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Game On: How Virtual Reality is Changing Physical Therapy

Physical therapists at Lehigh Valley Health Network use virtual reality to help patients heal

Virtual reality rose to popularity among gamers but is now being used as a tool by Lehigh Valley Health Network (LVHN) physical therapists to help patients recovering from certain neurologic or orthopedic conditions.

Imagine if physical therapy was more like a game where you sharpened your balance while weight shifting through a winding path, catching butterflies or slalom skiing? That’s exactly what’s happening at Lehigh Valley Health Network (LVHN) as physical therapists use virtual reality technology to help patients recover from certain neurologic and orthopedic conditions.

“Virtual reality is a landmark innovation in rehabilitation. It improves patient motivation, engagement and function. The virtual reality environment stimulates neurologic response to maximize motor relearning and recovery of function and independence,” says physical therapist Sandra Tremblay, Manager, Rehabilitation Services at Lehigh Valley Hospital–Cedar Crest.

Virtual reality and coordination

LVHN physical therapists have the ability to utilize two different types of leading-edge virtual reality rehabilitation technology in their treatments. Patients wear a headset and hold controllers or sensors in each hand and work with their physical therapy team to address deficits related to a variety of neurologic conditions including mild concussions, vestibular disorders, stroke recovery, Parkinson’s disease and balance impairments due to multiple sclerosis.

“Our patients love the interactive platform that virtual reality provides. It makes it so much fun that they almost forget that it’s physical therapy.” - Physical Therapist Sandra Tremblay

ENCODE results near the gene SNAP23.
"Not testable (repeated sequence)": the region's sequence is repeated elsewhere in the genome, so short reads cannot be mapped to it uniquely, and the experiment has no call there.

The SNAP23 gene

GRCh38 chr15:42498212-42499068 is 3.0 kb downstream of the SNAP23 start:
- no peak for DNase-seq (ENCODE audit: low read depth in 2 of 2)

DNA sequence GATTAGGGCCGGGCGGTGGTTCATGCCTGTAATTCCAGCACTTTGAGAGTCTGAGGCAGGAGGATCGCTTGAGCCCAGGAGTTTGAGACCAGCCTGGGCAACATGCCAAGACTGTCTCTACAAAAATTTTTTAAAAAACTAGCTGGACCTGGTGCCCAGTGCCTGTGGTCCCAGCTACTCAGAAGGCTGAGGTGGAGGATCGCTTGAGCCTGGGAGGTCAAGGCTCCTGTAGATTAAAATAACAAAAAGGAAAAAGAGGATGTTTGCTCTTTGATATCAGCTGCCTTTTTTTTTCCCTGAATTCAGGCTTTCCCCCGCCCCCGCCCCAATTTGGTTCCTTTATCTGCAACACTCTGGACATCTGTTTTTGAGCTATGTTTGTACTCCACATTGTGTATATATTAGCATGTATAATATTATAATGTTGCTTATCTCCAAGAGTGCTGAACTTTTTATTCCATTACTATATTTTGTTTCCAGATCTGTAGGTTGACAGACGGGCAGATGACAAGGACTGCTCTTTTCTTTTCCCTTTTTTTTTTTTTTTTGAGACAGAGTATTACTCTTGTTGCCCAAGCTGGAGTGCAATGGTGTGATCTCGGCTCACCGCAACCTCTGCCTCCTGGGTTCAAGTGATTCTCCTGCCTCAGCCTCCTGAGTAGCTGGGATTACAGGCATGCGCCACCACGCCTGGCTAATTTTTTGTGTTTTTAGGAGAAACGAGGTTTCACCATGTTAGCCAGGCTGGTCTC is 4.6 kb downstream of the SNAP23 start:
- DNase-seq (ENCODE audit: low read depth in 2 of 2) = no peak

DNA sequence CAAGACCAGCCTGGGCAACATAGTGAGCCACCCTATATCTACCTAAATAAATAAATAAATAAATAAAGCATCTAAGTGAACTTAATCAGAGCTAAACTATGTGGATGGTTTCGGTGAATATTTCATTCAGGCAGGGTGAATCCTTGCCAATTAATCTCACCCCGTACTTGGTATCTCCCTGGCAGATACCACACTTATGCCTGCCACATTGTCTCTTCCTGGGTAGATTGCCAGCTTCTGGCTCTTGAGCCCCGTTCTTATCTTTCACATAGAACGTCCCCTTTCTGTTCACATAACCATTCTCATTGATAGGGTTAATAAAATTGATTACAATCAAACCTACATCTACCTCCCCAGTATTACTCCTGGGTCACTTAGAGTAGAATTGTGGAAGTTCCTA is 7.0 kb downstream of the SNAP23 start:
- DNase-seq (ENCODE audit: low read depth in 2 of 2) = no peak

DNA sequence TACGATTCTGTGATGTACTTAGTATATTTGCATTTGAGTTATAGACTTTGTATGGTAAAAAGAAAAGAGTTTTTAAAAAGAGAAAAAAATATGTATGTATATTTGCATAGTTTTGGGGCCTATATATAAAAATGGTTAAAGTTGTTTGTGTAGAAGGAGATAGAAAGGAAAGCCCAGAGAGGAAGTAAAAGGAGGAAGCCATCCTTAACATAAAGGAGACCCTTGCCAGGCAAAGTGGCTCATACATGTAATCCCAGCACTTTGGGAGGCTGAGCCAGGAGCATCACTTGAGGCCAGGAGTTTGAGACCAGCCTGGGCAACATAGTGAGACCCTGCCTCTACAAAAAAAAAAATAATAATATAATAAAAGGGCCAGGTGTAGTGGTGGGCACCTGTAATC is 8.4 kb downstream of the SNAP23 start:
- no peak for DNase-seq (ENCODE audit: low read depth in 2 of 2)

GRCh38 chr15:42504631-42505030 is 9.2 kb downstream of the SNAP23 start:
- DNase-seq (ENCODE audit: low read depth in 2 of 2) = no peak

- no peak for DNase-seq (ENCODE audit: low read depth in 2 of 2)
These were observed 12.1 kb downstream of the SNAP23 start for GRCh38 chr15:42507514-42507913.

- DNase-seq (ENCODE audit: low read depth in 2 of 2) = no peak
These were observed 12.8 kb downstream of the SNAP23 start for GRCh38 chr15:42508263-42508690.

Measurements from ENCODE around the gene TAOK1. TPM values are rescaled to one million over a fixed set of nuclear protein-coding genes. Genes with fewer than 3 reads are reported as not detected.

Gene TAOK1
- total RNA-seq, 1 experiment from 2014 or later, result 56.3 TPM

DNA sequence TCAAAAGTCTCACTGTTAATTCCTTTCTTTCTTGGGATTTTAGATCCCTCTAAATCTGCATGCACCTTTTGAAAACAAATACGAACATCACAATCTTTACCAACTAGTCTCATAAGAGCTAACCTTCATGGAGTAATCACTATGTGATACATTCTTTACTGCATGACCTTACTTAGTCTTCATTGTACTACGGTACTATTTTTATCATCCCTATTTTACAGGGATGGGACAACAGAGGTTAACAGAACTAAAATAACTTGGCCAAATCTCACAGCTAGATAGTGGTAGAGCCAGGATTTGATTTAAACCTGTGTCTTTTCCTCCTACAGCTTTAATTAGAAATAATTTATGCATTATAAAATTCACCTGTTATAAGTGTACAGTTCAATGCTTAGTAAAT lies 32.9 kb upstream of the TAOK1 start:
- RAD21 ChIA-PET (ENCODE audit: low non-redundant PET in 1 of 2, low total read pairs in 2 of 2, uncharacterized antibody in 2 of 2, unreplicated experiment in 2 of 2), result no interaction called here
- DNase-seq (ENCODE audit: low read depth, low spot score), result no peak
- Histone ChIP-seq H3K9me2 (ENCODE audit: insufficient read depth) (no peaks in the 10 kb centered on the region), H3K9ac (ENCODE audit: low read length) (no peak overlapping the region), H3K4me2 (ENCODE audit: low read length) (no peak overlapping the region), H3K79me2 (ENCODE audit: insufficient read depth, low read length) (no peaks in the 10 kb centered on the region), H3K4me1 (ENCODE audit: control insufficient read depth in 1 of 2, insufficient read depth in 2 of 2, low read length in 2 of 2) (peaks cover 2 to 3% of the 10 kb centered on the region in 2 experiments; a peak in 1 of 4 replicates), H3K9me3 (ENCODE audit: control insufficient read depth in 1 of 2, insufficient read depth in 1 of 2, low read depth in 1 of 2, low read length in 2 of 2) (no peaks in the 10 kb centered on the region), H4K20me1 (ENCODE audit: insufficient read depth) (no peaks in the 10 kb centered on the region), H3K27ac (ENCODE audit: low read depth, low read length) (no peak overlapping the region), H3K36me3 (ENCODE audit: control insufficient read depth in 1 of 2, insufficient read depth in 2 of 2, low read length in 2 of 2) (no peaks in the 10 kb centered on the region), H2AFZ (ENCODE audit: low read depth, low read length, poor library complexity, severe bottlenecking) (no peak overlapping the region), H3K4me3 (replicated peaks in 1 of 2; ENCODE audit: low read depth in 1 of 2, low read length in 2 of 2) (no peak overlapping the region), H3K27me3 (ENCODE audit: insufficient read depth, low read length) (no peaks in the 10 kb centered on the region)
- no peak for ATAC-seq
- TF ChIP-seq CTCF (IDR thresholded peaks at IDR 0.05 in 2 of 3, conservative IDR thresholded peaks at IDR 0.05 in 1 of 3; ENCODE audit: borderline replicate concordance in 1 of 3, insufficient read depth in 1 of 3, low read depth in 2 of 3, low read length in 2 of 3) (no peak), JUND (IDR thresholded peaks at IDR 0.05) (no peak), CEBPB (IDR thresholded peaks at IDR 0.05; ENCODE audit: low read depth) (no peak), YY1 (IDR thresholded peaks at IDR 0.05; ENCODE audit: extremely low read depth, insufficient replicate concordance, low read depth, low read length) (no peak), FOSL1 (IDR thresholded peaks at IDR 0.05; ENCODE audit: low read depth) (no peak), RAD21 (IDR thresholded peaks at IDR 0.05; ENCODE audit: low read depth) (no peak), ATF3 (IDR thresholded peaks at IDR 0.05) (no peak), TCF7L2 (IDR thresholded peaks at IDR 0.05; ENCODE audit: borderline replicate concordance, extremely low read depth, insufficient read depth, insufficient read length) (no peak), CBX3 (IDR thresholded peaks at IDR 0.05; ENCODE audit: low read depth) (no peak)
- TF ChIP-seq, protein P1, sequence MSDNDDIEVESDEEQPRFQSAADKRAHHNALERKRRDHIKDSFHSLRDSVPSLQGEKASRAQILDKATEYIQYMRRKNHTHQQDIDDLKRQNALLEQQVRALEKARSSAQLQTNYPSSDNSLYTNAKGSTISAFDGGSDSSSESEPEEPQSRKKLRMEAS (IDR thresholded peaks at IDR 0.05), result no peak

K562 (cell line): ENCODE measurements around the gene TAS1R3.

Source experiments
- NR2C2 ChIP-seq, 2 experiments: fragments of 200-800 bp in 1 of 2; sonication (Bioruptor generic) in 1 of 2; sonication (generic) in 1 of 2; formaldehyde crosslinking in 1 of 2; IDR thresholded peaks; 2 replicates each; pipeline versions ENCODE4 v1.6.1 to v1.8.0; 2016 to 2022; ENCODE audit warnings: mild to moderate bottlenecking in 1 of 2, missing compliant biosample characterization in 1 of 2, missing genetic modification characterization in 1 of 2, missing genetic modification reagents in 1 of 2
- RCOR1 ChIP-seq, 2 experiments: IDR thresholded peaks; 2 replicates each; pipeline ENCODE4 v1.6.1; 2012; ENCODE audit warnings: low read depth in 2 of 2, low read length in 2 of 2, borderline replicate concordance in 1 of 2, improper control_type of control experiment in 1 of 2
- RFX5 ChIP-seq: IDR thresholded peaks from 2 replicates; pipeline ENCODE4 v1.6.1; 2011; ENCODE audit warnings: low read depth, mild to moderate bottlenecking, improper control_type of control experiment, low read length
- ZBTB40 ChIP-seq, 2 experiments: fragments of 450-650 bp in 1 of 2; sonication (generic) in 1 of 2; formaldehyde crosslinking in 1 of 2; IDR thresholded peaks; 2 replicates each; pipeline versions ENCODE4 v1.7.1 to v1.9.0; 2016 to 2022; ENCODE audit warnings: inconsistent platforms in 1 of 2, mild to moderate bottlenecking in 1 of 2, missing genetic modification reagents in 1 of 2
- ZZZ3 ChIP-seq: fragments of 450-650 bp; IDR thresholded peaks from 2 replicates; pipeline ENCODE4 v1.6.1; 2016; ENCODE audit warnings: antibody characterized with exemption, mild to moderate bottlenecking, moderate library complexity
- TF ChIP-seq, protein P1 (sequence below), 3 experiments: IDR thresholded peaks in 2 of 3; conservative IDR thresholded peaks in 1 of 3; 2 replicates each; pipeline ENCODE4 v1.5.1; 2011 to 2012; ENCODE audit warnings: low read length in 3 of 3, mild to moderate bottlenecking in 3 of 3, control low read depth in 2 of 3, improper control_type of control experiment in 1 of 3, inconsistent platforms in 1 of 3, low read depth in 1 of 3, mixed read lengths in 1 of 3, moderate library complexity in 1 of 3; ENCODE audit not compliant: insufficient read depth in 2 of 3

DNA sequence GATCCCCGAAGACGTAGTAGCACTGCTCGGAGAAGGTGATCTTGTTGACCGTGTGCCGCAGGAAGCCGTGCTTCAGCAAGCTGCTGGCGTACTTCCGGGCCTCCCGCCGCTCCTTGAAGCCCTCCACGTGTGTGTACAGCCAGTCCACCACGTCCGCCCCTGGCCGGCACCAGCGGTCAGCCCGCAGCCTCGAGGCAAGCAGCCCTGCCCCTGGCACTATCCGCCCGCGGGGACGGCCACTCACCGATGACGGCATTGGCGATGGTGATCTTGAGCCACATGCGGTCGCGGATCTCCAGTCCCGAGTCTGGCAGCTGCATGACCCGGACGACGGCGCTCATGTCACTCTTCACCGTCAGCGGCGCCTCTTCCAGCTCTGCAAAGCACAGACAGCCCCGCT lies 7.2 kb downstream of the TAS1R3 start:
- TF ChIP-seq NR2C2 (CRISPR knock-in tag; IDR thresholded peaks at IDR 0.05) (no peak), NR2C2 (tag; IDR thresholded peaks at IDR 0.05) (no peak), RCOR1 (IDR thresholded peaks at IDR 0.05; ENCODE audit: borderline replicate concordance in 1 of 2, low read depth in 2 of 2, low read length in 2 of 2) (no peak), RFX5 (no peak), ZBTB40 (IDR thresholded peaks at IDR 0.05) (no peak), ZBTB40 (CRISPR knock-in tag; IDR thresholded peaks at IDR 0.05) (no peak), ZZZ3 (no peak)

Virtual reality allows patients to experience an environment that is both fun and engaging according to Tremblay. “When coupled with our hands-on approach to therapy, virtual reality enhances the overall therapy experience in amazing ways that help us achieve our patient goals faster than ever before.”

Facing your fears in a safe environment

In addition to treating balance and coordination issues, Tremblay says that virtual reality also is useful when it comes to treating motion sickness and fears of heights or closed spaces.

“People can address their fear of heights, motion sensitivity, vertigo and more by being exposed to different environments in a way where they are safe. We can recreate spaces like a crowded train station or being high up in a tall building, while keeping them in a safe environment,” she says.

The virtual reality technology also provides those who suffer from motion sickness with a long-term solution that doesn’t require the need for medication. Tremblay says that motion sickness is caused by a conflict between the vision and inner ear and virtual reality is a form of desensitization.

Making physical therapy fun

Tremblay says that the response to virtual reality has been positive among patients and colleagues. “Our patients love the interactive platform that virtual reality provides. It makes it so much fun that they almost forget that it’s physical therapy,” she says.

Some of the ways patients use virtual reality during rehab is to simulate popping bubbles, hitting targets or even to soar like an eagle through different obstacles. This system also may be utilized in mirror therapy for patients with significant upper or lower extremity weakness to improve the brain’s awareness of that limb and remodel the brain to improve function and reduce pain. 

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